“Share your knowledge. It is a way to achieve immortality.”
I had many interesting conversations with our Indian students from the MA in Special and Inclusive Education course that we run in Bangalore at various social events over the weekend. Whilst most of these were light hearted in tone, one colleague was particularly keen to discuss an issue that seems to trouble teachers in many parts of the world. The implementation of the Right to Free and Compulsory Education Act in India, she suggested has added much to the stresses upon specialist teachers. “Everybody looks to us to tell them what to do”, she said. “They see that we are the experts and therefore it is our responsibility to deal with all the problems. They do not see this as a shared concern”.
This, I tried to reassure her, is not a situation unique to India. In my experience mainstream classroom teachers everywhere I go express anxieties about children described as having special educational needs, and sometimes feel helpless in their efforts to find effective ways of enabling them to learn. Where legislation is put in place, there is a need for those with the skills, knowledge and understanding to take a lead in ensuring that the requirements are addressed. At such times it seems only natural to me that colleagues who are uncertain about meeting new challenges will seek the support of those who have shown a commitment and possibly developed additional expertise in supporting children who have difficulties with learning.
I have expressed concerns about the notion of “expertism” on several previous occasions, but feel that there is an aspect of this situation that is an indication of our status as professionals. Quite rightly we should expect all teachers to accept responsibility for all children in their classes. It is unacceptable that there are teachers who are prepared to abdicate this responsibility and hand over children to be dealt with by an “expert”. However, it seems equally wrong that those who have made a commitment to obtain additional professional development and qualifications in the field of special and inclusive education, adopt a critical or even negative stance towards those who have not done so. Having sought to acquire expertise, knowledge and skills in relation to teaching children who have traditionally been marginalised, and in some cases excluded from education, surely we have a responsibility to accept a leadership role in supporting those teachers and others who lack confidence in this area.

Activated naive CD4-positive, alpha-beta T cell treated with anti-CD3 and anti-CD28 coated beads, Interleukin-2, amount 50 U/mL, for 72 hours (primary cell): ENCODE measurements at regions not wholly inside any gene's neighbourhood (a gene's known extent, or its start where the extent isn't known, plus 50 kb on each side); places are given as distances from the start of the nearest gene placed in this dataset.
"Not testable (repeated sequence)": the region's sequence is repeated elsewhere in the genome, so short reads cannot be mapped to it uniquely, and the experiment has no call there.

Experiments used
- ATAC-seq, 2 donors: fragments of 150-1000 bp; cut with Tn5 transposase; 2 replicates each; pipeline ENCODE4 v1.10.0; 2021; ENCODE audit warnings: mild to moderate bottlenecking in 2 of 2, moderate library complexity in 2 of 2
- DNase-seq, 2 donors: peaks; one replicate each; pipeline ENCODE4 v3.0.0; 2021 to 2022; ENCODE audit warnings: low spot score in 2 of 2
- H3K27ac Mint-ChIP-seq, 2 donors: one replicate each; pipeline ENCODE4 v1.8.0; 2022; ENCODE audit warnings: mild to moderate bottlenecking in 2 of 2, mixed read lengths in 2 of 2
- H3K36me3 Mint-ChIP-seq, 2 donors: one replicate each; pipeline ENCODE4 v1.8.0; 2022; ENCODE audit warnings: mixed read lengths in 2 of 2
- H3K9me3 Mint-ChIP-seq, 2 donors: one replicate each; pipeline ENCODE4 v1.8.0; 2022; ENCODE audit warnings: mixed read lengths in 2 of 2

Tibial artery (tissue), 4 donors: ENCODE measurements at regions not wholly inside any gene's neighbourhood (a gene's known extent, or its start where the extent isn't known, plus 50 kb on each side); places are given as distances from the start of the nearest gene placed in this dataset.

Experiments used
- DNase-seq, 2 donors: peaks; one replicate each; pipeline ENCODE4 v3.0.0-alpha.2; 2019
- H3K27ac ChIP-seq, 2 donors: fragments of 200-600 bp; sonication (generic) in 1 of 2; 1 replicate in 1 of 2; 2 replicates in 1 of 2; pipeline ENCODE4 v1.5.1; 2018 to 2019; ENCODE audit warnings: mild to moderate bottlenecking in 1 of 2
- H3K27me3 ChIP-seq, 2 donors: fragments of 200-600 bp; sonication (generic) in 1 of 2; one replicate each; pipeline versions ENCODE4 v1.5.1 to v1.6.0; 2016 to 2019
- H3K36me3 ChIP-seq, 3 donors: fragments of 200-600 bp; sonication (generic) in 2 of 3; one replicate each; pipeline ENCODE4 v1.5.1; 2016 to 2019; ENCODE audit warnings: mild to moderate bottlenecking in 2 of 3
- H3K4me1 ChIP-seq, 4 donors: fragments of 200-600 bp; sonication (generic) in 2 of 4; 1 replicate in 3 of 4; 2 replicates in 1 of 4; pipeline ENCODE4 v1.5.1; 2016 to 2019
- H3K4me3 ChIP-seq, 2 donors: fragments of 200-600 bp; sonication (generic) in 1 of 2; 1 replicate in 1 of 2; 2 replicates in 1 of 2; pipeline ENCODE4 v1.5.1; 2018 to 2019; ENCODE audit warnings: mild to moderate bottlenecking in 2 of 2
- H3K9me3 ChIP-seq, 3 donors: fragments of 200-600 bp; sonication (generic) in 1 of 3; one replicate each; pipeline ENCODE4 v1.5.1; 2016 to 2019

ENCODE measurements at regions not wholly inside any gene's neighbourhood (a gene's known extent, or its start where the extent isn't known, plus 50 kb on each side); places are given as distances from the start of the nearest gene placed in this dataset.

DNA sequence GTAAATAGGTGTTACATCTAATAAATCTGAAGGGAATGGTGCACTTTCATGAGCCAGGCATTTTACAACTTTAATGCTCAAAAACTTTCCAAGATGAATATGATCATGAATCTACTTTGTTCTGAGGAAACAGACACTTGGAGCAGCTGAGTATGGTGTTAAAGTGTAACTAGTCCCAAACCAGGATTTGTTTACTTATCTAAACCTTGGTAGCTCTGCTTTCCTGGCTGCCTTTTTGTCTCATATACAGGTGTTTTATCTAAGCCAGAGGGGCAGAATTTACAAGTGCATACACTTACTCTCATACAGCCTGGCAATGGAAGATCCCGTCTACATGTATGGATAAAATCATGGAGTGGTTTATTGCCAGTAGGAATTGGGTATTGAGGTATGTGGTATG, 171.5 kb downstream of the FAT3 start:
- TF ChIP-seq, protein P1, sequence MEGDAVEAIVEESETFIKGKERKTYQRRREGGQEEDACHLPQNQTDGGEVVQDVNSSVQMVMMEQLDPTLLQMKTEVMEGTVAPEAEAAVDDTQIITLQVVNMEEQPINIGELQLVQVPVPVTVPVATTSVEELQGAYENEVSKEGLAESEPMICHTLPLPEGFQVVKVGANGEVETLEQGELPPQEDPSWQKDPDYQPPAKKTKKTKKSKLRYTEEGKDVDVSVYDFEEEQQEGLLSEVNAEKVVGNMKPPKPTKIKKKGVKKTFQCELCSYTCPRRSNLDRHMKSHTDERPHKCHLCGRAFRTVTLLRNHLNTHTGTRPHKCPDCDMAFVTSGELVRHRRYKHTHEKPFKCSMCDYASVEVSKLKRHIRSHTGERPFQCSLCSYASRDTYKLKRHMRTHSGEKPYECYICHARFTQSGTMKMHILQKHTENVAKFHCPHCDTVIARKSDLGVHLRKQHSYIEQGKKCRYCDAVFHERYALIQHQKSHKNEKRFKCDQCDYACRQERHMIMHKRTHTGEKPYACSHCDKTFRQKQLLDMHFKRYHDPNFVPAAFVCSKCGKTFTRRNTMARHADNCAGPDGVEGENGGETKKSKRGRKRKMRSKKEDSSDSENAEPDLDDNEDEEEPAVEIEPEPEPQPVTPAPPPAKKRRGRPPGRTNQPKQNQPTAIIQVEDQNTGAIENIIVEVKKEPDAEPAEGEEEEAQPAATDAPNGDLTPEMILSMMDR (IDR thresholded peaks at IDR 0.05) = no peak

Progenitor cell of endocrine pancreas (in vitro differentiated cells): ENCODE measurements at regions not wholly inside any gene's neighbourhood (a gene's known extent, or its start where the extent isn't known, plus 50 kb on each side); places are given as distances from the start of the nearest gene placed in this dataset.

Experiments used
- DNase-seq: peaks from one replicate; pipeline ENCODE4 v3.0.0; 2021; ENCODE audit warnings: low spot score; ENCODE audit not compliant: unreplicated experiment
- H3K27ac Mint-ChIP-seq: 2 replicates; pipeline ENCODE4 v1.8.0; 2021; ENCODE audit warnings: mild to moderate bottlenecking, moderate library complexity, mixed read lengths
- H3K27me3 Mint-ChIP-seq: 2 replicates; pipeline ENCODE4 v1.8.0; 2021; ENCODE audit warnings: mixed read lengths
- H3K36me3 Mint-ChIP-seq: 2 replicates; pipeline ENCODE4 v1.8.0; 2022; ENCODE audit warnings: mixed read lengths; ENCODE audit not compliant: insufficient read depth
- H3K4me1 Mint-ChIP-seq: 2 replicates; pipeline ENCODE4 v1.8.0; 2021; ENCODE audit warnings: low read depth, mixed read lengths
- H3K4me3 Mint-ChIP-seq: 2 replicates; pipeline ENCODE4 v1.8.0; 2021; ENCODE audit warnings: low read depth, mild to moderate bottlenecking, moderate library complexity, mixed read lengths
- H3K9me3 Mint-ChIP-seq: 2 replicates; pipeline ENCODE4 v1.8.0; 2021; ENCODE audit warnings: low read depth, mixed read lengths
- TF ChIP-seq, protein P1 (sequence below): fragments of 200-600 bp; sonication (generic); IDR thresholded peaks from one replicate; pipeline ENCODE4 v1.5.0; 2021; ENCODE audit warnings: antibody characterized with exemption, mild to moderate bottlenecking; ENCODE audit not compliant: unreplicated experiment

I remember when I was training to be a teacher, one of my tutors, Ken Jones, who subsequently became a good friend, told us that every teacher on entering the profession must accept that they have a critical leadership role to play. He went further in saying that this role should extend beyond the classroom, to the communities in which we lived and worked. This concept sits readily with the idea of teaching as a vocation and of a commitment of service to others. However, it is not always easily achieved.
So here perhaps we have a conundrum. Whilst we want all teachers to accept their responsibility towards all children, we need to accept that many will look to those who have specific expertise to provide guidance and leadership. So perhaps the message I should be giving to my colleague who is a student on the MA programme, is that she will have to appreciate that others will look to her to give a lead, but that in doing so she will need to share her expertise, until gradually her fellow teachers gain in confidence and take on more responsibility for themselves. This will only happen when the expertise that we have is shared and we do not feel precious about keeping it to ourselves. If every teacher is to become an expert then some must assume the role of mentor in order to ensure that this can be achieved. “I have worked hard to gain this new learning,” said our student. “If others want to develop such expertise they should join the course”. Part of me sympathises with this argument, and yes, we would love to see more teachers signing up for the programme, but the responsibility to support those who either cannot, or will not attend such courses must lie with those who have been afforded the opportunity.
Our current visitors from India have certainly developed a broad range of knowledge and understanding. and are skilled in applying this in their own classrooms. The greatest challenge ahead is in ensuring that this expertise is shared widely for the benefit of greater numbers of teachers and children.